From the Naples Daily News:
Republican icon Teddy Roosevelt is credited with saying, “Speak softly and carry a big stick.”
Republican Congressman Connie Mack has his own variation on the theme. “Don’t speak at all, at least not in the presence of your challengers. And carry a big wad of cash.”
Mack, again, is making a practice of not appearing at campaign forums with his challengers. He employed it two years ago and ended up with 64 percent of the vote.
Why mess with success, right?
For candidates struggling to raise money and suffering from poor name recognition, a face-to-face forum with the incumbent is a chance to shine and perhaps to expose weakness in the opposition.
But Mack’s three challengers, Democrat Robert Neeld and independents Burt Saunders and Jeff George, have been afforded no such opportunities.
There have been at least four candidate forums where all the candidates _ except Mack _ for Mack’s 14th Congressional District seat have appeared.
Mack’s campaign appearances so far have been more controlled. He’s attended a series of “meet and greets,” organized by his campaign, where the congressman talks to constituents.
The coming weeks offer more chances for Mack to take on his challengers head-to-head but so far there’s little indication that he plans to do so.
The Cape Coral Civic Association is planning an event tonight which Neeld, Saunders and George have said they’ll attend but Mack has not.
The League of Women Voters in Lee County is planning a forum on Oct. 23, again without confirmation from Mack.
Saunders has been trying to lure Mack out into the fray, so far without success.
In July, he sent Mack a letter asking him to join him in debates or town hall meetings organized by independent third parties.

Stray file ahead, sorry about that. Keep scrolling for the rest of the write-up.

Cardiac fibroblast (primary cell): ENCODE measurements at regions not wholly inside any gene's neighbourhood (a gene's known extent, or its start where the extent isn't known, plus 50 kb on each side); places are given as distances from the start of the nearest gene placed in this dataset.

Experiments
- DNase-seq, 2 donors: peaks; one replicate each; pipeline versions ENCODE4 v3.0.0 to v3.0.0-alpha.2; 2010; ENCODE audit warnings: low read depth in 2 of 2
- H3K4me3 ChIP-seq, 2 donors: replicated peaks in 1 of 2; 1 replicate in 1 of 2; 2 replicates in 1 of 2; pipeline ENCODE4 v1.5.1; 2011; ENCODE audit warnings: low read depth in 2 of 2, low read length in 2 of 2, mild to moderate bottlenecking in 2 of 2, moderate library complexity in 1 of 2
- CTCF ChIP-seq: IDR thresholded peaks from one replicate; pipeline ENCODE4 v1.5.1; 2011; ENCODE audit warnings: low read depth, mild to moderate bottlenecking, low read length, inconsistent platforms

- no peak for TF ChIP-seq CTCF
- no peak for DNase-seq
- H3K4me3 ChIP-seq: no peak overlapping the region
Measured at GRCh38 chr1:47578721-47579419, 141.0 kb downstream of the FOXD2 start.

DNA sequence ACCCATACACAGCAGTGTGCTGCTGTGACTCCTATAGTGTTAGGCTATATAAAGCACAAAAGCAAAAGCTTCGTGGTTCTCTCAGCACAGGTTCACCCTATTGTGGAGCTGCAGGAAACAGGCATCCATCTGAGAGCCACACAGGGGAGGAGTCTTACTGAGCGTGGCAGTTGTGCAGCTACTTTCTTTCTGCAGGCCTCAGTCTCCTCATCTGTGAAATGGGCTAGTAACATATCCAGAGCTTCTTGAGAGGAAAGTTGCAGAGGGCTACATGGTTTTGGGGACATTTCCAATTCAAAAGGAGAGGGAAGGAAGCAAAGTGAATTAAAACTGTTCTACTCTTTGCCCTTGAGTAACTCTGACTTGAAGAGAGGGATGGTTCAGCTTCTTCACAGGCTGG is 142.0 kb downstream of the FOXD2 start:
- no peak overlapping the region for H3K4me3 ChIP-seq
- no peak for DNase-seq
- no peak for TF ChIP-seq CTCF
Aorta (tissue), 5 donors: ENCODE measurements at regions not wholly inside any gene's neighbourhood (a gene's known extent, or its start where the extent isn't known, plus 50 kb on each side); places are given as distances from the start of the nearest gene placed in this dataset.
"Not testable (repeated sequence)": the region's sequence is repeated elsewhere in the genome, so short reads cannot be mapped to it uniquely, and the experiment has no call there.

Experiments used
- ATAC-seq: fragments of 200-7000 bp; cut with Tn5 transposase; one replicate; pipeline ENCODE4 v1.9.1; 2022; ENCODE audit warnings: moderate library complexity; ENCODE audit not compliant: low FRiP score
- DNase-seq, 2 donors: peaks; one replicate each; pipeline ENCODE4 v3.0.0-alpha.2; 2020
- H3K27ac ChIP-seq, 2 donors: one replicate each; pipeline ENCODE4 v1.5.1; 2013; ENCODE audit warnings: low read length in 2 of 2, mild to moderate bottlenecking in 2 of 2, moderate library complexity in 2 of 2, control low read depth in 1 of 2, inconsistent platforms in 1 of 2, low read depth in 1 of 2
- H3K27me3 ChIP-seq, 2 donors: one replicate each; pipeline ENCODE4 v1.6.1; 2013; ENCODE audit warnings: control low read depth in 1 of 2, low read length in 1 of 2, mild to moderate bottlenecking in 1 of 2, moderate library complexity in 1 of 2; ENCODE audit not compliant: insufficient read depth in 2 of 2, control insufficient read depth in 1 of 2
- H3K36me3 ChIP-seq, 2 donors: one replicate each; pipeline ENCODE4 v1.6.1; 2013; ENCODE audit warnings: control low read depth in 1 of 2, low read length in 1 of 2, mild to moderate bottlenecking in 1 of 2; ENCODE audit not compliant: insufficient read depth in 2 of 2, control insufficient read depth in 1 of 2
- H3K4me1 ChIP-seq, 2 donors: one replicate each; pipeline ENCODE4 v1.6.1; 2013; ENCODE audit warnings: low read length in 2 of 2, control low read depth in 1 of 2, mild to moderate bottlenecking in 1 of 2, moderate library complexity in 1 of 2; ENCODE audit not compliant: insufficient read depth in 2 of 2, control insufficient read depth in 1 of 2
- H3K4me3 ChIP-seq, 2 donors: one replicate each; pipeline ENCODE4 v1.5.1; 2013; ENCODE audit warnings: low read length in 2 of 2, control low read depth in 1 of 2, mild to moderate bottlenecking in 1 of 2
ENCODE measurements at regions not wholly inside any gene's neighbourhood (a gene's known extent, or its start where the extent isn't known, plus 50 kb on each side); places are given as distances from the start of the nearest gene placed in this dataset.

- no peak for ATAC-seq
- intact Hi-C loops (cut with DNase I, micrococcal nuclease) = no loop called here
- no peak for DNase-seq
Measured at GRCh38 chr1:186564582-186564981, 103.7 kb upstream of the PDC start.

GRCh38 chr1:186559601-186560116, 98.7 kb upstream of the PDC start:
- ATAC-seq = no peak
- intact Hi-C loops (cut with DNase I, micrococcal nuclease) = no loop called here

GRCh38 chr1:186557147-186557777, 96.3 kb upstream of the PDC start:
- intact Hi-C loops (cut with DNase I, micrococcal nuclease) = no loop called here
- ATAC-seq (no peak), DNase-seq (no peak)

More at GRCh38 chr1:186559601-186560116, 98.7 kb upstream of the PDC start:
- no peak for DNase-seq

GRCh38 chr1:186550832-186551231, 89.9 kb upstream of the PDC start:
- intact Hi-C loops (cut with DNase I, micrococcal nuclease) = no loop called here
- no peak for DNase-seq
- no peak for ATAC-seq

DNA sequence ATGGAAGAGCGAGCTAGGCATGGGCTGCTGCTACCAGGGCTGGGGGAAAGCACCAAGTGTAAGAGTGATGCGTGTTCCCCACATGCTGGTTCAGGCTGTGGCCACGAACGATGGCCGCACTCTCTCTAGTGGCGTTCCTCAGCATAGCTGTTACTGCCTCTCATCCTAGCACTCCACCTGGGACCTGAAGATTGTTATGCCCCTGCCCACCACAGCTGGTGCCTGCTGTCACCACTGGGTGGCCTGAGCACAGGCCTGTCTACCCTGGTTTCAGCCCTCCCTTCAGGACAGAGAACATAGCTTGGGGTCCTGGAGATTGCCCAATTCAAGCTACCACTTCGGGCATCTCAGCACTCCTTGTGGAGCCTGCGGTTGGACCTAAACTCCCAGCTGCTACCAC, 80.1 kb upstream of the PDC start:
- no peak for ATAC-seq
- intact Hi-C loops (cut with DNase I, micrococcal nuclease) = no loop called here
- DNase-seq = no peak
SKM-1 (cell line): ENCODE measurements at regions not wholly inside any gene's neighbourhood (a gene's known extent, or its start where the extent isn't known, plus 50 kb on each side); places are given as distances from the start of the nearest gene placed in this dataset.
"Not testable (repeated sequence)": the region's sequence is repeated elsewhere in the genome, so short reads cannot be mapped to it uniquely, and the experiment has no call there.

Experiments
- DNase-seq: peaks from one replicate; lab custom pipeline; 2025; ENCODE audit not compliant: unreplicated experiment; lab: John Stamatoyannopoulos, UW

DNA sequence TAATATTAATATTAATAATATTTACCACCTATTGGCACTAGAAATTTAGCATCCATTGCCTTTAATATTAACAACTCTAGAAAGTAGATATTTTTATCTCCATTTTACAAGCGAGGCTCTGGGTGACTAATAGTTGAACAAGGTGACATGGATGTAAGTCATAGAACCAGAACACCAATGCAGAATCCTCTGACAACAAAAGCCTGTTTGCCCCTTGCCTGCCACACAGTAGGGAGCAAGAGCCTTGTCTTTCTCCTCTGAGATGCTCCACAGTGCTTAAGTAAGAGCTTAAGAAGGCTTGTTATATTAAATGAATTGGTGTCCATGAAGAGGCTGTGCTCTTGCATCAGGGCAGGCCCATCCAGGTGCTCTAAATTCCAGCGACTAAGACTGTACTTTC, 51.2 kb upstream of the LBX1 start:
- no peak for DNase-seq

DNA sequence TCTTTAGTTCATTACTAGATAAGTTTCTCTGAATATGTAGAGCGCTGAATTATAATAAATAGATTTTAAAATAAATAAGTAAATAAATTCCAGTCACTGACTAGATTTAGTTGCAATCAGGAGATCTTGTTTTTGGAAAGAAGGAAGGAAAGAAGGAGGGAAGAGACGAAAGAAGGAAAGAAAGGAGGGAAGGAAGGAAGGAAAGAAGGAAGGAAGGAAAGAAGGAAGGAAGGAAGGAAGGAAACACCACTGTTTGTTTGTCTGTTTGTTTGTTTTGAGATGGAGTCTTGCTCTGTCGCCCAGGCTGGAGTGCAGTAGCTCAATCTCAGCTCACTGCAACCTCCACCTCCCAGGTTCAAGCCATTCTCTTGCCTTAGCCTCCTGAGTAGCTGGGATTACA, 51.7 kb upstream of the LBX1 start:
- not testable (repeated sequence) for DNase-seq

He received this response from Mack campaign manager Jeff Cohen: “If and when any challenger to Congressman Mack _ whether that is you (an independent), Robert Neeld (a Democrat), or Jeff George (an independent) _ becomes a viable opponent we will of course consider their request for a debate.”
Exactly what qualifies one as a viable candidate?
Saunders, Neeld and George aren’t kooks. They’re not out there advocating Florida’s secession from the union or claiming 9/11 was an inside job.
Saunders is a Republican state senator forced from office by term limits. Neeld is an accountant hoping that Saunders and Mack will split the Republican vote. George is an entrepreneur fed up with the influence of special interests in politics.
About the only thing standing between them and viability, it seems, is money.
Mack has a lot of it. The others do not. The latest campaign reports from the Federal Election Commission show Mack has raised more than $1 million for his re-election bid. The other three candidates combined have about one-tenth that amount. Most of the $86,000 Saunders has raised is in the form of a $45,000 loan he made to his own campaign. Neeld has raised just over $1,000 in addition to the $10,000 he loaned himself. George loaned himself $7,000 and raised another $8,000.
The challengers find Mack’s absence from the campaign trail frustrating. “He’s going to lay down and spend his three-quarters of a million dollars on heavy TV (advertising) and expect that to be enough for voters who don’t do any research,” Neeld said.
“His strategy seems to be to pretend there’s no election, ignore the competition and hope it will go away. It’s anti-democratic,” George said.
Contacted Monday, Cohen expanded on the “viable candidate” pronouncement: “None of the opponents have demonstrated any serious level of support. They have few if any volunteers or contributors. They have been virtually absent from campaigning. And none are taken to have any serious chance to win by any reputable expert or journalist. It is not our campaign’s responsibility to help them get exposure for what so far have been their almost invisible campaigns.”
Given Mack’s failure to attend campaign events with the other candidates, the “absent from campaigning” line is ironic.
With all due respect to reputable experts and journalists, voters are the ones who should decide who wins elections, a job made tougher when the incumbent doesn’t deign to appear alongside his counterparts.
Neeld is still hoping to shame Mack into at least one joint appearance, perhaps the League of Women Voters event in Lee County. “The League has a reputation of being fair and balanced. They work hard to try to inform the public. I would hope he wouldn’t disrespect them,” Neeld said.
E-mail Brent Batten at firstname.lastname@example.org